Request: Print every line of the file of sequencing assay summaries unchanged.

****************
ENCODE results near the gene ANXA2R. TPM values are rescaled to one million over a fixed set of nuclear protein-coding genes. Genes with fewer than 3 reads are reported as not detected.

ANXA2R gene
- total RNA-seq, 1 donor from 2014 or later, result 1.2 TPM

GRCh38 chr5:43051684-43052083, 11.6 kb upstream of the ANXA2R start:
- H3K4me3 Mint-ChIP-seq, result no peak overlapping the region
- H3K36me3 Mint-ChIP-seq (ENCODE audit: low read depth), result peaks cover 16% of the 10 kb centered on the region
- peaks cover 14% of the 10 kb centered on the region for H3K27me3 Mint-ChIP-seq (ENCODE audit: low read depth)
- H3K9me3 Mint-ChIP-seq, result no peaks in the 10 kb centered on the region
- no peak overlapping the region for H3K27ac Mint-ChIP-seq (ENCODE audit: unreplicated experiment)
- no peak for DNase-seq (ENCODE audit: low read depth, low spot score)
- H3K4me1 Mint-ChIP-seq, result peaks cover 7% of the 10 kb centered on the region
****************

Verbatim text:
ENCODE results near the gene ANXA2R. TPM values are rescaled to one million over a fixed set of nuclear protein-coding genes. Genes with fewer than 3 reads are reported as not detected.

ANXA2R gene
- total RNA-seq, 1 donor from 2014 or later, result 1.2 TPM

GRCh38 chr5:43051684-43052083, 11.6 kb upstream of the ANXA2R start:
- H3K4me3 Mint-ChIP-seq, result no peak overlapping the region
- H3K36me3 Mint-ChIP-seq (ENCODE audit: low read depth), result peaks cover 16% of the 10 kb centered on the region
- peaks cover 14% of the 10 kb centered on the region for H3K27me3 Mint-ChIP-seq (ENCODE audit: low read depth)
- H3K9me3 Mint-ChIP-seq, result no peaks in the 10 kb centered on the region
- no peak overlapping the region for H3K27ac Mint-ChIP-seq (ENCODE audit: unreplicated experiment)
- no peak for DNase-seq (ENCODE audit: low read depth, low spot score)
- H3K4me1 Mint-ChIP-seq, result peaks cover 7% of the 10 kb centered on the region